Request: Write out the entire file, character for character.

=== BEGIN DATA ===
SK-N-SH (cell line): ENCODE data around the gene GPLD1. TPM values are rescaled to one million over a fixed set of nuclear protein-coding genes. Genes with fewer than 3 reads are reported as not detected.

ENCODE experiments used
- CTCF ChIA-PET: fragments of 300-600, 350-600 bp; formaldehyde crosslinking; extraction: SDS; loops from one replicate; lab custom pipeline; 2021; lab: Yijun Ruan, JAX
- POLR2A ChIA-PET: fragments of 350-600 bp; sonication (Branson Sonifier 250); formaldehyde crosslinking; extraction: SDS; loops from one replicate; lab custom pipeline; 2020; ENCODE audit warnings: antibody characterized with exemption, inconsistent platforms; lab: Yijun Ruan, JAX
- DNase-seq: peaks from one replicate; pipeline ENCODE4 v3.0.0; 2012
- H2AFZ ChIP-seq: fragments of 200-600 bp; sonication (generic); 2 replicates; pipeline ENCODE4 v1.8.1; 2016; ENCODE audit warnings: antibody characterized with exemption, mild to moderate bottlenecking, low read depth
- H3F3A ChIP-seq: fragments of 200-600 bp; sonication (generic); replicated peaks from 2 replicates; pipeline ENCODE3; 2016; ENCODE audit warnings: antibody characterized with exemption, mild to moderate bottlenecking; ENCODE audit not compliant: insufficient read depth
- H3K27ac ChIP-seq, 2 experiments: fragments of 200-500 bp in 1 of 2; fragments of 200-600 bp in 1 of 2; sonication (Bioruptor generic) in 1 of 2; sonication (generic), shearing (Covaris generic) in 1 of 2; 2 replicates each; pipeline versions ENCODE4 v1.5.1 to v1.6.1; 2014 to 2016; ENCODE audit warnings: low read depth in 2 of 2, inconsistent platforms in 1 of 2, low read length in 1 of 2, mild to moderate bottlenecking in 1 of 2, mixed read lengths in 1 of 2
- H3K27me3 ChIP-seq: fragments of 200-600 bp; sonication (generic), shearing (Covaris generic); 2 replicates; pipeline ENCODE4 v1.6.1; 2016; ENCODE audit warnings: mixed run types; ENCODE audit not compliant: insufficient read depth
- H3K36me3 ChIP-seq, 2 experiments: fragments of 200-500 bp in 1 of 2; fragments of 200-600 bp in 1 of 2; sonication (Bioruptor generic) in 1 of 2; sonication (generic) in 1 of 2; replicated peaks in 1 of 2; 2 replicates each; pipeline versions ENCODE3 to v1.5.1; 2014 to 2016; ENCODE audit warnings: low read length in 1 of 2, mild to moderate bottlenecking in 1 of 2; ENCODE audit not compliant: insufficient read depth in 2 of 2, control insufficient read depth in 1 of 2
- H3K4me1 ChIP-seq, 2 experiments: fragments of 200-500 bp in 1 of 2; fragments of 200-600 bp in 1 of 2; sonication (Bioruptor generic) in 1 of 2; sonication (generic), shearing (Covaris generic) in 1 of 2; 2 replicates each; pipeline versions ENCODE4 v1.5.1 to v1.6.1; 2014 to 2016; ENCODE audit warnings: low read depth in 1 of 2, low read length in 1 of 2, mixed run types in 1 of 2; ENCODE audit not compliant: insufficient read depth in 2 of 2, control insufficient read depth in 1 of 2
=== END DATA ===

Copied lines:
SK-N-SH (cell line): ENCODE data around the gene GPLD1. TPM values are rescaled to one million over a fixed set of nuclear protein-coding genes. Genes with fewer than 3 reads are reported as not detected.

ENCODE experiments used
- CTCF ChIA-PET: fragments of 300-600, 350-600 bp; formaldehyde crosslinking; extraction: SDS; loops from one replicate; lab custom pipeline; 2021; lab: Yijun Ruan, JAX
- POLR2A ChIA-PET: fragments of 350-600 bp; sonication (Branson Sonifier 250); formaldehyde crosslinking; extraction: SDS; loops from one replicate; lab custom pipeline; 2020; ENCODE audit warnings: antibody characterized with exemption, inconsistent platforms; lab: Yijun Ruan, JAX
- DNase-seq: peaks from one replicate; pipeline ENCODE4 v3.0.0; 2012
- H2AFZ ChIP-seq: fragments of 200-600 bp; sonication (generic); 2 replicates; pipeline ENCODE4 v1.8.1; 2016; ENCODE audit warnings: antibody characterized with exemption, mild to moderate bottlenecking, low read depth
- H3F3A ChIP-seq: fragments of 200-600 bp; sonication (generic); replicated peaks from 2 replicates; pipeline ENCODE3; 2016; ENCODE audit warnings: antibody characterized with exemption, mild to moderate bottlenecking; ENCODE audit not compliant: insufficient read depth
- H3K27ac ChIP-seq, 2 experiments: fragments of 200-500 bp in 1 of 2; fragments of 200-600 bp in 1 of 2; sonication (Bioruptor generic) in 1 of 2; sonication (generic), shearing (Covaris generic) in 1 of 2; 2 replicates each; pipeline versions ENCODE4 v1.5.1 to v1.6.1; 2014 to 2016; ENCODE audit warnings: low read depth in 2 of 2, inconsistent platforms in 1 of 2, low read length in 1 of 2, mild to moderate bottlenecking in 1 of 2, mixed read lengths in 1 of 2
- H3K27me3 ChIP-seq: fragments of 200-600 bp; sonication (generic), shearing (Covaris generic); 2 replicates; pipeline ENCODE4 v1.6.1; 2016; ENCODE audit warnings: mixed run types; ENCODE audit not compliant: insufficient read depth
- H3K36me3 ChIP-seq, 2 experiments: fragments of 200-500 bp in 1 of 2; fragments of 200-600 bp in 1 of 2; sonication (Bioruptor generic) in 1 of 2; sonication (generic) in 1 of 2; replicated peaks in 1 of 2; 2 replicates each; pipeline versions ENCODE3 to v1.5.1; 2014 to 2016; ENCODE audit warnings: low read length in 1 of 2, mild to moderate bottlenecking in 1 of 2; ENCODE audit not compliant: insufficient read depth in 2 of 2, control insufficient read depth in 1 of 2
- H3K4me1 ChIP-seq, 2 experiments: fragments of 200-500 bp in 1 of 2; fragments of 200-600 bp in 1 of 2; sonication (Bioruptor generic) in 1 of 2; sonication (generic), shearing (Covaris generic) in 1 of 2; 2 replicates each; pipeline versions ENCODE4 v1.5.1 to v1.6.1; 2014 to 2016; ENCODE audit warnings: low read depth in 1 of 2, low read length in 1 of 2, mixed run types in 1 of 2; ENCODE audit not compliant: insufficient read depth in 2 of 2, control insufficient read depth in 1 of 2